Retraining of Racehorses
Harry Meade took the £2,000 first prize in the Retraining of Racehorses class with a versatile new ride,
The bay gelding was originally trained over hurdles by Henrietta Knight but has since had a varied career with his owner Amy Martin, including Pony Club, hunting, advanced eventing – and galloping along the Norfolk coast.
“Having come from Henrietta, he’s probably had as good a start as any eventer, and he’s been a real family horse with Amy,” said Harry. “He might have been a lazy racehorse, but he’s a sweet, charming character and I’d like to see how far he can go in eventing.”
Zoe Wilkinson finished second on Craignure and racehorse trainers’ daughters Kristina Cook (Watergate) and Harriet Dickin (Tilt du Chatelier) came third and fourth.
The event also hosted a number of national classes winners, including the final run for Pony riders hoping to be selected to represent Great Britain at the European Pony Championships in Denmark in August. The winner was Saffron Cresswell and Cuffesgrange Little Ric, winners of the British Pony Championships at Brand Hall in June. Their win was a convincing one. Scoring a dressage of 26.4, they went on to produced two faultless jumping rounds to win with a margin of 7.7 penalties.
Eventing Worldwide’s sponsored rider Charlotte Rowe put in a stunning performance to win Intermediate Novice Section N on Eventing Worldwide’s The Night Traveller. The combination scored 25.9 in the dressage to put themselves in pole position, and did not relinquish the lead with a clear show jumping and cross country.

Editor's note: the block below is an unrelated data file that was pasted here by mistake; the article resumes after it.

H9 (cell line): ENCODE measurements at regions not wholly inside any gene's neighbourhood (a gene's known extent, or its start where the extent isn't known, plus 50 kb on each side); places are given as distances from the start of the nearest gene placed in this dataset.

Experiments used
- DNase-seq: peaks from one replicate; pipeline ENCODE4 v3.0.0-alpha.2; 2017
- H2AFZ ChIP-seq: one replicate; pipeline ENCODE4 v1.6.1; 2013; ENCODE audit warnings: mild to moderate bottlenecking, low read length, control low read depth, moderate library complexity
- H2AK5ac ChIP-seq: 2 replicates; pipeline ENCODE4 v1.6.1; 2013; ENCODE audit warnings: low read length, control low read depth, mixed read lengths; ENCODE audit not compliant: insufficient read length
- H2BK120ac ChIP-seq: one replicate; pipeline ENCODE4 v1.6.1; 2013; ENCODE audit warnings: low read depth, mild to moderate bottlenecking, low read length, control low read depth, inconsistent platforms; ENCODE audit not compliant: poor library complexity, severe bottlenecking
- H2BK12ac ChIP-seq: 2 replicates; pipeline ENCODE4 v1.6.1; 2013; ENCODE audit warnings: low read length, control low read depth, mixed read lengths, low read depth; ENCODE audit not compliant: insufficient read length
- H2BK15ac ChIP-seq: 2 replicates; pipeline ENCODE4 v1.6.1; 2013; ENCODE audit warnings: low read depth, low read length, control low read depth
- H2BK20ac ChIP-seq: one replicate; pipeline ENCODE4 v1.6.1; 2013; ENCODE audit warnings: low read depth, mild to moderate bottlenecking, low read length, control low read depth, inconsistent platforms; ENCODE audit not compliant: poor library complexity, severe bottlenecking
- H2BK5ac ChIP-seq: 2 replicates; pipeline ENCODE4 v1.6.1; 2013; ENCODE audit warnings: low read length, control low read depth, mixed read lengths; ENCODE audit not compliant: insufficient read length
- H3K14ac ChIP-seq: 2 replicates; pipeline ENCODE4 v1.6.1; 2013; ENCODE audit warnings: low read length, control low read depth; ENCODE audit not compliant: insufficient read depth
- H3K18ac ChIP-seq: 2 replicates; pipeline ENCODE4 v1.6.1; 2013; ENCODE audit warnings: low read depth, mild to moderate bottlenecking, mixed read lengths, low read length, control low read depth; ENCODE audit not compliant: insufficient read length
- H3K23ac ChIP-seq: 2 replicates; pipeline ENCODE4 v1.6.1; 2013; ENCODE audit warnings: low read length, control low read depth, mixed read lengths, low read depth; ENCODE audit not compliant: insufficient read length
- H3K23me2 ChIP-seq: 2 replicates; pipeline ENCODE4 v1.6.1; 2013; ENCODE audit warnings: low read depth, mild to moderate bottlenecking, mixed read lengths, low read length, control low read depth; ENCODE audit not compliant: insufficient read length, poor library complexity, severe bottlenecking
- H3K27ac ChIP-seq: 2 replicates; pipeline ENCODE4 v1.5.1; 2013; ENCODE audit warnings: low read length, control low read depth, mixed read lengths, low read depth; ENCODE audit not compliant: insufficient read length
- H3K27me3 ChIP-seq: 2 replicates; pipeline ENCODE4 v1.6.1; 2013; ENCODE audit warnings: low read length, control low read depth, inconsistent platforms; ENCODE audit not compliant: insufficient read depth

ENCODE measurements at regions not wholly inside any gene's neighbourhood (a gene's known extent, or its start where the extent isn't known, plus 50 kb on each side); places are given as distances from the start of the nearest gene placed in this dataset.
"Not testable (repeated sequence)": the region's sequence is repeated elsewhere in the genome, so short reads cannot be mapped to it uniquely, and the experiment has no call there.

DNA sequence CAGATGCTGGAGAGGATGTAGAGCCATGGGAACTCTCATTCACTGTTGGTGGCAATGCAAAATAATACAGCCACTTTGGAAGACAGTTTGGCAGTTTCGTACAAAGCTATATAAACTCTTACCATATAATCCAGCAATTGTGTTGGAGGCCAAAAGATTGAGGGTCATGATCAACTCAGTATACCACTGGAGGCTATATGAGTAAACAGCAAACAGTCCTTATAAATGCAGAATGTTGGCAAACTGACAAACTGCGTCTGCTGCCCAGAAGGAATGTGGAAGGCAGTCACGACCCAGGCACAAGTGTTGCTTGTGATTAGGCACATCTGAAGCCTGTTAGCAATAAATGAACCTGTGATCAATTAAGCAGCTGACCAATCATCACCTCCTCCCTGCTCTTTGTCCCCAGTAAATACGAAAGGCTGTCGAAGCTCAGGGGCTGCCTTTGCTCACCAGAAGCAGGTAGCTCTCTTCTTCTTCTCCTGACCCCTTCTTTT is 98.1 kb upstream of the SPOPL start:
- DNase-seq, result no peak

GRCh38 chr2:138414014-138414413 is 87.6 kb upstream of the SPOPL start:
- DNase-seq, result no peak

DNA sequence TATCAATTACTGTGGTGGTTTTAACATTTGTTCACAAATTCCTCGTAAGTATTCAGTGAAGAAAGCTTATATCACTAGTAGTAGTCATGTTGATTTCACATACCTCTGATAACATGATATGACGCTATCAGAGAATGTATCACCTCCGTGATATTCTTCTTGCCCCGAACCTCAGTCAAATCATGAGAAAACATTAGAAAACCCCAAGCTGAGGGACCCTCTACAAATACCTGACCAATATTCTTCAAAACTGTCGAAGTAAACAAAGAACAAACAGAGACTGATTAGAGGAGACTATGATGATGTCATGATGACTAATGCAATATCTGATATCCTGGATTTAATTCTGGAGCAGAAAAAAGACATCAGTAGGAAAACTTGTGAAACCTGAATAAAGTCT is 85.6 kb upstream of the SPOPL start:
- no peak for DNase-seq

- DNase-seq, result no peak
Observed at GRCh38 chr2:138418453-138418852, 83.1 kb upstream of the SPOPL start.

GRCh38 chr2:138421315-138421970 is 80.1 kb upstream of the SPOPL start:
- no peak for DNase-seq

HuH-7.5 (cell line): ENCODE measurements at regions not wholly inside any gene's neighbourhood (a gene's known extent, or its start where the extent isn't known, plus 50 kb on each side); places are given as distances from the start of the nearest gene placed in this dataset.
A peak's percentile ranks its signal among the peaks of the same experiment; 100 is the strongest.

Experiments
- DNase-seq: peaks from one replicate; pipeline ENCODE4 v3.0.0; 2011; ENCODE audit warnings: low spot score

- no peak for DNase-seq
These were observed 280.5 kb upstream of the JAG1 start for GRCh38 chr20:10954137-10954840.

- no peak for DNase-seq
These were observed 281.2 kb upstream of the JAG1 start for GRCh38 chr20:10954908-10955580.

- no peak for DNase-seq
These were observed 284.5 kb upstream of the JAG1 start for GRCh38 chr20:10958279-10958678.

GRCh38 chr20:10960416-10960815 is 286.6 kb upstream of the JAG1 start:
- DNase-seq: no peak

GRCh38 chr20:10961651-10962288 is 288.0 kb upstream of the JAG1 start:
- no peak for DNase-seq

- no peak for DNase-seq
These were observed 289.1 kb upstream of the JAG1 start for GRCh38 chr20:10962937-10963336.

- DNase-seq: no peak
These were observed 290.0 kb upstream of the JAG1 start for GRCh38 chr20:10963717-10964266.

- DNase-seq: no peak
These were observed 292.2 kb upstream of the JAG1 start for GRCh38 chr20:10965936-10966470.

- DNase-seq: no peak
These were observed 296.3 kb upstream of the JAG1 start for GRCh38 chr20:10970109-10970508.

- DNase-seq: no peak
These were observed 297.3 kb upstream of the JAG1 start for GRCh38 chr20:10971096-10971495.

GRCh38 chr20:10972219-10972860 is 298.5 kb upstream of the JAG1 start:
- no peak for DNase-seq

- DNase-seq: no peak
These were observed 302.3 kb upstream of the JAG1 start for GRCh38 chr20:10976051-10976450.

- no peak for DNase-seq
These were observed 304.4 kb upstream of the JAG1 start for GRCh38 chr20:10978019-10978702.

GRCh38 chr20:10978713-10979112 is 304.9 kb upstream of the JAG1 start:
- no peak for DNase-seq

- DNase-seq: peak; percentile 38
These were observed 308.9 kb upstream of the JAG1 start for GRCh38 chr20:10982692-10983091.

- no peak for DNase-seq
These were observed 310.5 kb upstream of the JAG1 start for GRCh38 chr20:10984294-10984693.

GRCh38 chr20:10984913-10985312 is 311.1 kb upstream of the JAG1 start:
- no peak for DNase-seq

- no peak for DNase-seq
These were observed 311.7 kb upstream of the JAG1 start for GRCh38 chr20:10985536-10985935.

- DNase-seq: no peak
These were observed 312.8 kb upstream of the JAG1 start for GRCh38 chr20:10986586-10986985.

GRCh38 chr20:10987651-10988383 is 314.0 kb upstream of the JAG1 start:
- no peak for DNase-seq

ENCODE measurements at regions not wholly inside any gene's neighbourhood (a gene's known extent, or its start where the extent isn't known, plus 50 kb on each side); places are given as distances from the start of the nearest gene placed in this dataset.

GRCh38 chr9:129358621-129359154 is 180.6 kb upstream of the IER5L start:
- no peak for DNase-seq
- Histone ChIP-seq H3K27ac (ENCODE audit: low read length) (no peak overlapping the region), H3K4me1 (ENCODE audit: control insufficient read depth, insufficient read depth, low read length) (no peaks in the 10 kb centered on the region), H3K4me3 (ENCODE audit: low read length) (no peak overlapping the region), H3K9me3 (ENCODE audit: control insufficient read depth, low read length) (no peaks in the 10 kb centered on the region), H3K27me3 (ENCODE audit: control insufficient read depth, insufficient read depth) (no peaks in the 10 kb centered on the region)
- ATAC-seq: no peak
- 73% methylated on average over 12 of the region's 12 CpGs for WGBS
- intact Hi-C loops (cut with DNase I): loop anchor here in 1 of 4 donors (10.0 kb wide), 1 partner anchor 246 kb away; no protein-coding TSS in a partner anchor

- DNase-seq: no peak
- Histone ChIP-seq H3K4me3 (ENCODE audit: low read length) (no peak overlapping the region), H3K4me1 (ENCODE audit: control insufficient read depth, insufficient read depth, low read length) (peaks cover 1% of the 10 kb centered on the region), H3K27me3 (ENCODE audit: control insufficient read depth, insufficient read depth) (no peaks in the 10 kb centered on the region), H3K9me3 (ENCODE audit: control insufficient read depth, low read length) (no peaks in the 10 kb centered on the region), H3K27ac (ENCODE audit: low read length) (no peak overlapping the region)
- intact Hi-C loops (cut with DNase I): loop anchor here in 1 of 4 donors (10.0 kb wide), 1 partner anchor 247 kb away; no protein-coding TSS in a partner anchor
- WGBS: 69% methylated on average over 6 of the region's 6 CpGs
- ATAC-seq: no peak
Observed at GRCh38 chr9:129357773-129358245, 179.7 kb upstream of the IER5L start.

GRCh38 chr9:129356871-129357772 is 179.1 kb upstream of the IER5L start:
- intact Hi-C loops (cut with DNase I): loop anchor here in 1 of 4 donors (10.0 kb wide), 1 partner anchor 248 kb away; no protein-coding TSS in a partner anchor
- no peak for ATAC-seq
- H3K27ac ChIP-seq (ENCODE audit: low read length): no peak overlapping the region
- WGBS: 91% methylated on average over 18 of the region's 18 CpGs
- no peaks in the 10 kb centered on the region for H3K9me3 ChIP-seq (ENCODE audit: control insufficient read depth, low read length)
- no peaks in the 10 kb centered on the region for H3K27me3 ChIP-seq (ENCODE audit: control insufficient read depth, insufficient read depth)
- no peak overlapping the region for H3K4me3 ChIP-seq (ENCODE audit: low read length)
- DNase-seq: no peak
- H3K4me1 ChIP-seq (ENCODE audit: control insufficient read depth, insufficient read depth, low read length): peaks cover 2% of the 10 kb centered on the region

Charlotte was also third in Novice Section I with LVS Stonehavens Quebec, also owned by Eventing Worldwide, and 15th in Intermediate Novice Section N on The Emerald Lily owned by her mother Penny Rowe.
Charlotte said: “It was brilliant mainly for Jess because it’s her favourite event and her birthday. Hugo went super from start to finish. We have really started to form a partnership and he is becoming a bit of a cross country machine. He will now go to Dauntsey and onto Bicton for the one star. Darcy went stunning producing her best test to date. Unfortunately, she had a silly pole down in the show jumping but jumped around the cross country like it was a BE80. Again the mare is going from strength to strength. She’ll also go to Dauntsey and Bicton with the big aim being the Osberton Six Year Old Championships. It was also brilliant to have Lily (who has qualified for the British Eventing Novice Championship in August) back out jumping a text book double clear.”
Other results: Novice Section F Christopher Burton, Fire Fly; Novice Section G Arthur Pottier, Billy Champagne; Novice Section H Tim Price, Falco IV; Novice Section I Caroline Harris, Faere Spirit; Open Novice Section J Michael Jackson, PSH Promise Me; Novice Section K Jessica Acheson, Furthest Point.
Images courtesy of Lorraine Porter